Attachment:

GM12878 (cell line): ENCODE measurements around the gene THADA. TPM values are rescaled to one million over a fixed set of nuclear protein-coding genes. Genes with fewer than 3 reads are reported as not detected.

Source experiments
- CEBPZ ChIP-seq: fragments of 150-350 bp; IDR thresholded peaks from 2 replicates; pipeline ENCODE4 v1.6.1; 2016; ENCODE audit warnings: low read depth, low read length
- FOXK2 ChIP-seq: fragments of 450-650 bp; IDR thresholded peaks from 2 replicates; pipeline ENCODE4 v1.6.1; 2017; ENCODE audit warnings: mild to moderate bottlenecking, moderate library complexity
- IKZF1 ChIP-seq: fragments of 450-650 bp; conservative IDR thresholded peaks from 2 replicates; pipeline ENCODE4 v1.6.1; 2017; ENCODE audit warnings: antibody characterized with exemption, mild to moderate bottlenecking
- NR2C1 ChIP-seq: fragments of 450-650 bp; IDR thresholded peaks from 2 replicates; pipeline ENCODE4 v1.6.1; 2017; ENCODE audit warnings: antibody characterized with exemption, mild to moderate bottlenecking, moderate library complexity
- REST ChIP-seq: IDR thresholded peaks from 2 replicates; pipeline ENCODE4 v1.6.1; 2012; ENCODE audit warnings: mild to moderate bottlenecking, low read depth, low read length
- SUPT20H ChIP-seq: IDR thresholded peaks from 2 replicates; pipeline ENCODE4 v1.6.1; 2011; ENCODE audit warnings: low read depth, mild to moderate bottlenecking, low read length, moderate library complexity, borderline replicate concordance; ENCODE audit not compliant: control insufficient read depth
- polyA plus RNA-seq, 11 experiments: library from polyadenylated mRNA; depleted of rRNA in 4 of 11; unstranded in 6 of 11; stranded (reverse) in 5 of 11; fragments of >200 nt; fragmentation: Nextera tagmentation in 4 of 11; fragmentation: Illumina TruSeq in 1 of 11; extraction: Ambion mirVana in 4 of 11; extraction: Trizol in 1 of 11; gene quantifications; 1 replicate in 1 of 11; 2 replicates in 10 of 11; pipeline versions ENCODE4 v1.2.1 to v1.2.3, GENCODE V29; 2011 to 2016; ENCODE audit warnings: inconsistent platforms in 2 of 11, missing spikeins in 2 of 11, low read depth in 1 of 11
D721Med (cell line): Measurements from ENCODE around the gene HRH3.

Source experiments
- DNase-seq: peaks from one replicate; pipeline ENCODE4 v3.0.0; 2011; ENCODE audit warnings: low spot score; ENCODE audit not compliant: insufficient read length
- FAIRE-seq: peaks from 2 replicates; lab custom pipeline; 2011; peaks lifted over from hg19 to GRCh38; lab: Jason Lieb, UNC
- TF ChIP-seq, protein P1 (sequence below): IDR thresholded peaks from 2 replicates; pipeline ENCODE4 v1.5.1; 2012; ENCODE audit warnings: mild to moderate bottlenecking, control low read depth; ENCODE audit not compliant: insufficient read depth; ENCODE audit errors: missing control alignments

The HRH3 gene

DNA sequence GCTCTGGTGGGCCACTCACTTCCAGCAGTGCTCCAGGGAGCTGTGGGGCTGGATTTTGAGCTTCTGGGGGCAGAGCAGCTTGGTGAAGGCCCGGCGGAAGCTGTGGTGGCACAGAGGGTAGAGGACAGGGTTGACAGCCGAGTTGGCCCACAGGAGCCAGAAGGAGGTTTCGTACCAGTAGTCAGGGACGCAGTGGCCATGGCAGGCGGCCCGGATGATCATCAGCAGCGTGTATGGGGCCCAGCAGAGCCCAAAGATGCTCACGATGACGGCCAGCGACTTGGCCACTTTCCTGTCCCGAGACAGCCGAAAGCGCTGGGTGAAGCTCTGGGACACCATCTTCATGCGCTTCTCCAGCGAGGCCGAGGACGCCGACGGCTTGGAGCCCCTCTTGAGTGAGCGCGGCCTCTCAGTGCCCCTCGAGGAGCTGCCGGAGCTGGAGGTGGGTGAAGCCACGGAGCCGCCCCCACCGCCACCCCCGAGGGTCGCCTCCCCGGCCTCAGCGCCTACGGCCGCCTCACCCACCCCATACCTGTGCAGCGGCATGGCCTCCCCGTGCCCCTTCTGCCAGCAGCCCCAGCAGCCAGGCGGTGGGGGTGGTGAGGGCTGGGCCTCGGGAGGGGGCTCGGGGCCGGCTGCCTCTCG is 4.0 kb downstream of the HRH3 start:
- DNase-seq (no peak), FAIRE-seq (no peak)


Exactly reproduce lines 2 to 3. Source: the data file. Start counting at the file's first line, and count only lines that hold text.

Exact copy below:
Source experiments
- CEBPZ ChIP-seq: fragments of 150-350 bp; IDR thresholded peaks from 2 replicates; pipeline ENCODE4 v1.6.1; 2016; ENCODE audit warnings: low read depth, low read length